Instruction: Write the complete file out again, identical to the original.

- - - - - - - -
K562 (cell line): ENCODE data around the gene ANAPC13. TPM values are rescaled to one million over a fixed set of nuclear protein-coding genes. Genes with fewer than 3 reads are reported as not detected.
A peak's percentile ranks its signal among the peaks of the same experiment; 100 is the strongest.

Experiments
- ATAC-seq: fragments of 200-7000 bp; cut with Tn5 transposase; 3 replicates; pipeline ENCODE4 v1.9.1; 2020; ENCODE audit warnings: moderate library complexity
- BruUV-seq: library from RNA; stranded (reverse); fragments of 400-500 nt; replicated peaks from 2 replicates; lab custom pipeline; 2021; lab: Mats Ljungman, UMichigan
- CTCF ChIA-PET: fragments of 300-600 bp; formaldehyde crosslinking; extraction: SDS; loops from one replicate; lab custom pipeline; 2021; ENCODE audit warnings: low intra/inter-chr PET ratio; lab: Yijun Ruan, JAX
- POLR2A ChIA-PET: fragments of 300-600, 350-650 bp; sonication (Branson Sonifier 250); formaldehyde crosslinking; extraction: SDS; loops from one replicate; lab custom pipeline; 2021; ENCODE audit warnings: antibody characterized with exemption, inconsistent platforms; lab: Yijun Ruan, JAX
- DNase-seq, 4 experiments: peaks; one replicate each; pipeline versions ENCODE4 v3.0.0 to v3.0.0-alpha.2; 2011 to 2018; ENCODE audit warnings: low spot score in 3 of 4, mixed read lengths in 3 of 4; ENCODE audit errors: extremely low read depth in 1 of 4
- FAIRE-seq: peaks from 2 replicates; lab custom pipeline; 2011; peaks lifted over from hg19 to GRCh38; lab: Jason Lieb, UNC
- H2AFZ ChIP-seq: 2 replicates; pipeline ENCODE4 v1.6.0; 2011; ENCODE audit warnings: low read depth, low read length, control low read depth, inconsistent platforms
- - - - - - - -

K562 (cell line): ENCODE data around the gene ANAPC13. TPM values are rescaled to one million over a fixed set of nuclear protein-coding genes. Genes with fewer than 3 reads are reported as not detected.
A peak's percentile ranks its signal among the peaks of the same experiment; 100 is the strongest.

Experiments
- ATAC-seq: fragments of 200-7000 bp; cut with Tn5 transposase; 3 replicates; pipeline ENCODE4 v1.9.1; 2020; ENCODE audit warnings: moderate library complexity
- BruUV-seq: library from RNA; stranded (reverse); fragments of 400-500 nt; replicated peaks from 2 replicates; lab custom pipeline; 2021; lab: Mats Ljungman, UMichigan
- CTCF ChIA-PET: fragments of 300-600 bp; formaldehyde crosslinking; extraction: SDS; loops from one replicate; lab custom pipeline; 2021; ENCODE audit warnings: low intra/inter-chr PET ratio; lab: Yijun Ruan, JAX
- POLR2A ChIA-PET: fragments of 300-600, 350-650 bp; sonication (Branson Sonifier 250); formaldehyde crosslinking; extraction: SDS; loops from one replicate; lab custom pipeline; 2021; ENCODE audit warnings: antibody characterized with exemption, inconsistent platforms; lab: Yijun Ruan, JAX
- DNase-seq, 4 experiments: peaks; one replicate each; pipeline versions ENCODE4 v3.0.0 to v3.0.0-alpha.2; 2011 to 2018; ENCODE audit warnings: low spot score in 3 of 4, mixed read lengths in 3 of 4; ENCODE audit errors: extremely low read depth in 1 of 4
- FAIRE-seq: peaks from 2 replicates; lab custom pipeline; 2011; peaks lifted over from hg19 to GRCh38; lab: Jason Lieb, UNC
- H2AFZ ChIP-seq: 2 replicates; pipeline ENCODE4 v1.6.0; 2011; ENCODE audit warnings: low read depth, low read length, control low read depth, inconsistent platforms